As exemplified below, it has been found that the barrier layers 26 may comprise a polymer blend of polyvinylidene fluoride and polyethylene oxide. Also, an alkali-hydroxide solution may be employed in order to modify the chemical and physical characteristics of polyvinylidene fluoride prior to blending with the polyethylene oxide. Further, lithium hexafluorophosphate may be combined with the polymer blend of polyvinylidene fluoride and polyethylene oxide in order to conduct ions from the cathode and anode current collectors. Preferably, each barrier layer 26 comprises polyvinylidene fluoride that is greater than approximately 75 percent by weight and more preferably ranges between approximately 75 percent and 80 percent by weight. Polyethylene oxide preferably ranges between approximately 10 percent and 15 percent by weight and lithium hexafluorophosphate preferably ranges between approximately 10 percent and 15 percent by weight.
It is believed that during operation of the metal-air battery 10, the barrier layers 26 allow passage of lithium and oxygen ions in order to facilitate the oxidation and reduction reactions necessary for generation of electrical power. Lithium is oxidized to lithium carbonate and lithium oxide within the barrier.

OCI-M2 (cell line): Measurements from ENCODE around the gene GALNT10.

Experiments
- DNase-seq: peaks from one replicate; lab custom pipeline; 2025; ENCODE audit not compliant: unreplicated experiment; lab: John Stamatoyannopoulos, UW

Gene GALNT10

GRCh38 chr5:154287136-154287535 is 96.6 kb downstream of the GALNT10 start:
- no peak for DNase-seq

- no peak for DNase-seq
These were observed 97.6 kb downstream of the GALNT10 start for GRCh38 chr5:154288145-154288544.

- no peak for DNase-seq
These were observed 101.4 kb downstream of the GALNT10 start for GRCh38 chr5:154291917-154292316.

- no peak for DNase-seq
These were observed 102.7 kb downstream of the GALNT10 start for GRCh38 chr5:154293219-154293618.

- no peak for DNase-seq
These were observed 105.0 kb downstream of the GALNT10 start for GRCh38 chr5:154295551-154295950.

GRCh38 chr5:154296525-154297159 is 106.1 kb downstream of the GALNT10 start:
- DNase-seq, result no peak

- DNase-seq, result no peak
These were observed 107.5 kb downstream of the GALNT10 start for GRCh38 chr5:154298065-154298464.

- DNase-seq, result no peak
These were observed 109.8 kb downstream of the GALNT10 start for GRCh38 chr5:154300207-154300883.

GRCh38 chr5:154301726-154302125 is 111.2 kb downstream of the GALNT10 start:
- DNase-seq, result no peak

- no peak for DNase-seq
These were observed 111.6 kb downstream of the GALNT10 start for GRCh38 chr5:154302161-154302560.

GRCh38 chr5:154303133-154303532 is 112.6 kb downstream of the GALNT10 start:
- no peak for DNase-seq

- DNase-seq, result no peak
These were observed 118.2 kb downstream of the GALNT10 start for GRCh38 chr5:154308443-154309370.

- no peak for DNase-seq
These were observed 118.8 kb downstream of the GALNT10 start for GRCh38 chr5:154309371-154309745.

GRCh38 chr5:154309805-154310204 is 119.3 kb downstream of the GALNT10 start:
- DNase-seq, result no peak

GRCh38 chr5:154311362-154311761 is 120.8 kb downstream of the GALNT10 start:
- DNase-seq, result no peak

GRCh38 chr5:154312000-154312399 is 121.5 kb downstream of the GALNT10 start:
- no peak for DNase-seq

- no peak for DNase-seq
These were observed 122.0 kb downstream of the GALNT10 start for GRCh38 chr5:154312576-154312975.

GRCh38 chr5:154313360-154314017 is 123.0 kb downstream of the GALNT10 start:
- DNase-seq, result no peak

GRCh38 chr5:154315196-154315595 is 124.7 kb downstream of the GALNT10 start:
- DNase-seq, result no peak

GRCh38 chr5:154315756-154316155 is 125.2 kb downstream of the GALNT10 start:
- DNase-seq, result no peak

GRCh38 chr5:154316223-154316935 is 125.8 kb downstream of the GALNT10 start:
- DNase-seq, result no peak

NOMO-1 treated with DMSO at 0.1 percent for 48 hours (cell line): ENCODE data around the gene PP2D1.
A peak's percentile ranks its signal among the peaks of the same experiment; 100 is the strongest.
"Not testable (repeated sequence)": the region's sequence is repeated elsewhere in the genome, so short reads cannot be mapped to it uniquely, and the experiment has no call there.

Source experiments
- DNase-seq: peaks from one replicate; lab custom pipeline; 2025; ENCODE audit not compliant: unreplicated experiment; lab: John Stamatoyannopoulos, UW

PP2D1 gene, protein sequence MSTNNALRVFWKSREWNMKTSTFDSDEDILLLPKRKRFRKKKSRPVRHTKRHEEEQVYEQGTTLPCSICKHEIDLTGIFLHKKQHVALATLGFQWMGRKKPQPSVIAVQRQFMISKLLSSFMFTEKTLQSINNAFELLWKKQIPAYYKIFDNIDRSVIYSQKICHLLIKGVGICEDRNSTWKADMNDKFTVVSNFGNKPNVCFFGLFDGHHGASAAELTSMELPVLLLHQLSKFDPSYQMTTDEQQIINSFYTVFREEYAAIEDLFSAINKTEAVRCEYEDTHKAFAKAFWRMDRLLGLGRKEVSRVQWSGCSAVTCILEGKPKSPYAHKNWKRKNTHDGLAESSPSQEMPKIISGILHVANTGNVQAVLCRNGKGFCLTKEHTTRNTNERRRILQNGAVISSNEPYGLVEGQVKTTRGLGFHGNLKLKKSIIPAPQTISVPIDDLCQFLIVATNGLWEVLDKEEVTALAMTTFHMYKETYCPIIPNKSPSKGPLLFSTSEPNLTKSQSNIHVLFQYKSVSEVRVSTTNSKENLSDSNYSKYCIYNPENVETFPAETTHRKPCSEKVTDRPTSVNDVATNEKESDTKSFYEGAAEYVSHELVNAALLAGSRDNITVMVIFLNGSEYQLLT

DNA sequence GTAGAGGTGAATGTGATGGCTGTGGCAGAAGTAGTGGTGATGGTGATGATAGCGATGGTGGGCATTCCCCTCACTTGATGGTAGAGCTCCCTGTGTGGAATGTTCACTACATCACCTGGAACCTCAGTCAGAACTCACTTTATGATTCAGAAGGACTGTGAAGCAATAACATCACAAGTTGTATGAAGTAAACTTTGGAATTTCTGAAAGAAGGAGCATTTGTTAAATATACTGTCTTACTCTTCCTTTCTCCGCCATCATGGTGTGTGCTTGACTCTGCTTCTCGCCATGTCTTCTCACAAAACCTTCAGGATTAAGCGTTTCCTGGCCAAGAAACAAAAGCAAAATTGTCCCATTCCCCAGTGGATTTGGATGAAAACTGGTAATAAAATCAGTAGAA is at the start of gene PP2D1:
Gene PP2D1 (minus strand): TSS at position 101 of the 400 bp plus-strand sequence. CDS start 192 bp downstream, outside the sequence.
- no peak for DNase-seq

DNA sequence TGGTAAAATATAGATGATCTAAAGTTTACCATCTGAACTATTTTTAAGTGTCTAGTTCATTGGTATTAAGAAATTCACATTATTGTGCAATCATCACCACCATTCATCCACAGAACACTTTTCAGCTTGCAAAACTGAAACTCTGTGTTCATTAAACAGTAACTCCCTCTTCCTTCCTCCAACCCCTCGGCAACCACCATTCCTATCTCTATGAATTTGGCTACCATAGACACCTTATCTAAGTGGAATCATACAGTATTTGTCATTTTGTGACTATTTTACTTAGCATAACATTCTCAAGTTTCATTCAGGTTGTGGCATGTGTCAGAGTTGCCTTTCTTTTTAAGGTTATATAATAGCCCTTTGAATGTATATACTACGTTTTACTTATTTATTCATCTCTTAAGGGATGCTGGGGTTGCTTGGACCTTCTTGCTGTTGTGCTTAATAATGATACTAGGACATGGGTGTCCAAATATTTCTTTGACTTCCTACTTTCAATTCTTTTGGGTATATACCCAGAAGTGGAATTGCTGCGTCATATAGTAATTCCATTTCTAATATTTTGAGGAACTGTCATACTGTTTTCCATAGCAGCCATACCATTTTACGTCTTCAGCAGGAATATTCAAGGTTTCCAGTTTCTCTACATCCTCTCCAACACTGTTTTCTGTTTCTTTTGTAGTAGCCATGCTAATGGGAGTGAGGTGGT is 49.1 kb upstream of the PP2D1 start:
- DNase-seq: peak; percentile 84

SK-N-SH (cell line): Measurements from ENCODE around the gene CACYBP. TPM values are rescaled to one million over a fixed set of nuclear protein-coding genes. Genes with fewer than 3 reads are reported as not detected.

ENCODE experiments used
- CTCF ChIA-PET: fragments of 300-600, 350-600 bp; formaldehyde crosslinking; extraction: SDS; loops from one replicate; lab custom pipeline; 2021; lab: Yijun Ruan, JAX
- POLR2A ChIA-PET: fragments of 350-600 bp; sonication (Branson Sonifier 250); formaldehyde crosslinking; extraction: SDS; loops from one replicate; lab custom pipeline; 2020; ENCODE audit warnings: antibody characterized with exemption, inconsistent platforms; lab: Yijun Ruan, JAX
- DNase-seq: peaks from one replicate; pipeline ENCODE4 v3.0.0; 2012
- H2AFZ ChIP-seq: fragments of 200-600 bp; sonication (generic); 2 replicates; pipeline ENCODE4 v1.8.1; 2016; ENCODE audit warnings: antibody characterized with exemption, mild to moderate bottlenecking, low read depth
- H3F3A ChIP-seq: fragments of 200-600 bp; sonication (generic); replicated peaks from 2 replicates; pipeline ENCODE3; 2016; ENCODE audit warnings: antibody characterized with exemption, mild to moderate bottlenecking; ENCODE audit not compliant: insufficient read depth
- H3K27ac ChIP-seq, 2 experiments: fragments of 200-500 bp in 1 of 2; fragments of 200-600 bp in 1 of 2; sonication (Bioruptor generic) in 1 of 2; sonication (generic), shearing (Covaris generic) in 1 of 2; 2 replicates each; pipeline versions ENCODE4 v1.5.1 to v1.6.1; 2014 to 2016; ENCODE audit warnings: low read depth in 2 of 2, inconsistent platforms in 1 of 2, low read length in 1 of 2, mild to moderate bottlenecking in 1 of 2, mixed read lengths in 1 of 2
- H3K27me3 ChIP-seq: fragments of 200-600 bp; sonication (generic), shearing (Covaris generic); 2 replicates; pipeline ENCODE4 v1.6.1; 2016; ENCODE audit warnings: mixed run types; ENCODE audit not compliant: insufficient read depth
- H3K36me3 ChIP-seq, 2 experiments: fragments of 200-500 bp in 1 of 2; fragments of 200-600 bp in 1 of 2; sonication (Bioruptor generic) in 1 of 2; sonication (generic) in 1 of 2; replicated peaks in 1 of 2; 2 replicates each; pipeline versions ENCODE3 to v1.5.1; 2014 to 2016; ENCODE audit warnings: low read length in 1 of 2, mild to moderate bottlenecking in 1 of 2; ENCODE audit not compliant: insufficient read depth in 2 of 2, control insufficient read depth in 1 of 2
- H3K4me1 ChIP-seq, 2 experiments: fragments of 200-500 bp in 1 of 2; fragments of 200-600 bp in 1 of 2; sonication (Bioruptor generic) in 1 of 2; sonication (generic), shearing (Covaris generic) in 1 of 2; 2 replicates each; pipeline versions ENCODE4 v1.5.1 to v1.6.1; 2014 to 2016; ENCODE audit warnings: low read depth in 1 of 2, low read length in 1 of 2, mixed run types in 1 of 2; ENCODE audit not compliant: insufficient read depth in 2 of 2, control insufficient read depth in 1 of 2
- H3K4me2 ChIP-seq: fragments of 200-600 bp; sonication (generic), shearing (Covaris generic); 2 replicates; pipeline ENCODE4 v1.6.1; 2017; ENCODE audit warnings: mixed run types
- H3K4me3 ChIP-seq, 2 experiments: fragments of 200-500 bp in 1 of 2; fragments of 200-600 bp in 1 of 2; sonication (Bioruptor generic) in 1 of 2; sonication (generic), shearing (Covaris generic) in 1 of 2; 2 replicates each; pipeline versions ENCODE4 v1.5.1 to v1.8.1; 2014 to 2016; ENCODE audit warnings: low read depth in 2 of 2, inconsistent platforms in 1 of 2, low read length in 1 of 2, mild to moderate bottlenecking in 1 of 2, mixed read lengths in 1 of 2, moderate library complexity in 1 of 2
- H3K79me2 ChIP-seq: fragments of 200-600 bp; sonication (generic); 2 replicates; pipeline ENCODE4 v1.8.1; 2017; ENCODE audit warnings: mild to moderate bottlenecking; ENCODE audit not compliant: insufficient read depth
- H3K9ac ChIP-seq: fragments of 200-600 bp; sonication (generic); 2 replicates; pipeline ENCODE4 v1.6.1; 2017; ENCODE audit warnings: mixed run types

In accordance with another feature of the present invention, a method of making a barrier layer 26 comprises reacting polyvinylidene fluoride (pVdF) in an excess lithium hydroxide solution. The reaction is continued until a dark brown paste settles to the bottom that may be 90% by weight efficient of initial pVdF. After centrifuging, the brown paste may be removed, rinsed with distilled water and then dried. The dried brown paste, comprising lithiated or hydrolyzed pVdF, may then be formed into a solid polymer blend film that may be used as a barrier layer.